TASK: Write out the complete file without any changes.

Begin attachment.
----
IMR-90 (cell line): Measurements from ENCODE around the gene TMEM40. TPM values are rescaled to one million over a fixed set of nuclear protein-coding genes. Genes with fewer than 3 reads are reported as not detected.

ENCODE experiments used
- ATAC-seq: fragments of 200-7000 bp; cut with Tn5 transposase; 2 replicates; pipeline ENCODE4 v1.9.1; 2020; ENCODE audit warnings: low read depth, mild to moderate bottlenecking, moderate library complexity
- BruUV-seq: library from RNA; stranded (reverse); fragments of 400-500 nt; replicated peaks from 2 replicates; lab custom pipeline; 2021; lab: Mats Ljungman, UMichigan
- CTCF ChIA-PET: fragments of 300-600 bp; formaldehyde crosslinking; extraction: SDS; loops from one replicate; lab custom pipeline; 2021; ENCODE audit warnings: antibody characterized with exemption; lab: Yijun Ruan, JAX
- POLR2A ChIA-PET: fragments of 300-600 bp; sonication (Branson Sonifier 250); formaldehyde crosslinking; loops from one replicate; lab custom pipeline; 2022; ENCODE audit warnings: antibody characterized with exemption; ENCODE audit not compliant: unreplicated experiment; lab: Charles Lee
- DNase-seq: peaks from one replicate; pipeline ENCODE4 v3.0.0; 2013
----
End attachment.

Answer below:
IMR-90 (cell line): Measurements from ENCODE around the gene TMEM40. TPM values are rescaled to one million over a fixed set of nuclear protein-coding genes. Genes with fewer than 3 reads are reported as not detected.

ENCODE experiments used
- ATAC-seq: fragments of 200-7000 bp; cut with Tn5 transposase; 2 replicates; pipeline ENCODE4 v1.9.1; 2020; ENCODE audit warnings: low read depth, mild to moderate bottlenecking, moderate library complexity
- BruUV-seq: library from RNA; stranded (reverse); fragments of 400-500 nt; replicated peaks from 2 replicates; lab custom pipeline; 2021; lab: Mats Ljungman, UMichigan
- CTCF ChIA-PET: fragments of 300-600 bp; formaldehyde crosslinking; extraction: SDS; loops from one replicate; lab custom pipeline; 2021; ENCODE audit warnings: antibody characterized with exemption; lab: Yijun Ruan, JAX
- POLR2A ChIA-PET: fragments of 300-600 bp; sonication (Branson Sonifier 250); formaldehyde crosslinking; loops from one replicate; lab custom pipeline; 2022; ENCODE audit warnings: antibody characterized with exemption; ENCODE audit not compliant: unreplicated experiment; lab: Charles Lee
- DNase-seq: peaks from one replicate; pipeline ENCODE4 v3.0.0; 2013